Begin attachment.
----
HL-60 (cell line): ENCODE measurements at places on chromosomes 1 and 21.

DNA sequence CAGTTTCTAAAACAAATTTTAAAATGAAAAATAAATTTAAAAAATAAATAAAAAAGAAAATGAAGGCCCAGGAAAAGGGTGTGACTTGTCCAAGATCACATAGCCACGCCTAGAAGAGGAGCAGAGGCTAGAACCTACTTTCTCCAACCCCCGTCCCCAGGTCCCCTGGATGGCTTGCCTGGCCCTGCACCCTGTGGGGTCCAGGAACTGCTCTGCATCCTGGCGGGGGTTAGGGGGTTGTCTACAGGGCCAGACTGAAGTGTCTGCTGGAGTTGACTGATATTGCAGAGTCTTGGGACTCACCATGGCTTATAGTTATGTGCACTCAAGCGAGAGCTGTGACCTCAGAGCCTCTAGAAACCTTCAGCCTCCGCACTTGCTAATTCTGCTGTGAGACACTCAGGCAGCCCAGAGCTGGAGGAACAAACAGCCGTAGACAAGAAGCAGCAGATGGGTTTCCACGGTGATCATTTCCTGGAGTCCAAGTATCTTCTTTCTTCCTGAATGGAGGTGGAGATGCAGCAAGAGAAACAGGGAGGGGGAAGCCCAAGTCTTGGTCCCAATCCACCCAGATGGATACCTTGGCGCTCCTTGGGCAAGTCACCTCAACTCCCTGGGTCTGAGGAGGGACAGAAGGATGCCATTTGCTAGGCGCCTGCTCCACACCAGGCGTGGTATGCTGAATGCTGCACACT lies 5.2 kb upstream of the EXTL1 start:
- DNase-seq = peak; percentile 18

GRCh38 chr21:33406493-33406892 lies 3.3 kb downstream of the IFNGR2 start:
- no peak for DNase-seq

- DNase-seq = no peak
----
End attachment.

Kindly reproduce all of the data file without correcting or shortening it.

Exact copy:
HL-60 (cell line): ENCODE measurements at places on chromosomes 1 and 21.

DNA sequence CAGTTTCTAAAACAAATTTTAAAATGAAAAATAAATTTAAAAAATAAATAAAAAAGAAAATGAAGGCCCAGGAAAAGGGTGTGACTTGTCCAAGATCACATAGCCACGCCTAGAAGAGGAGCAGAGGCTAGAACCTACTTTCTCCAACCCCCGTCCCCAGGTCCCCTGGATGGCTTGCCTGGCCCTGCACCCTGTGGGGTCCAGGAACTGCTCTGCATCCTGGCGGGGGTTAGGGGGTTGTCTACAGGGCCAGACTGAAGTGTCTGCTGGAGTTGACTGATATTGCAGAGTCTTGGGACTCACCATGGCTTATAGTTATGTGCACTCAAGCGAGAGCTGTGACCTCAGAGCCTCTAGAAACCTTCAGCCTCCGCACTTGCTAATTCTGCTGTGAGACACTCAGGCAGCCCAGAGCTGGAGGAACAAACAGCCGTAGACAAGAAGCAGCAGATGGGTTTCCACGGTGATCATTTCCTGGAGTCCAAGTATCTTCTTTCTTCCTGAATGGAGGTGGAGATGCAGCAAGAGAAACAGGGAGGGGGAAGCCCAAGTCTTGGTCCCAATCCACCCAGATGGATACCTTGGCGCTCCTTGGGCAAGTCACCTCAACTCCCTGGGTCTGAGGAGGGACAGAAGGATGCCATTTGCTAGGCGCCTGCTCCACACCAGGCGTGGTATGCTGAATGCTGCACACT lies 5.2 kb upstream of the EXTL1 start:
- DNase-seq = peak; percentile 18

GRCh38 chr21:33406493-33406892 lies 3.3 kb downstream of the IFNGR2 start:
- no peak for DNase-seq

- DNase-seq = no peak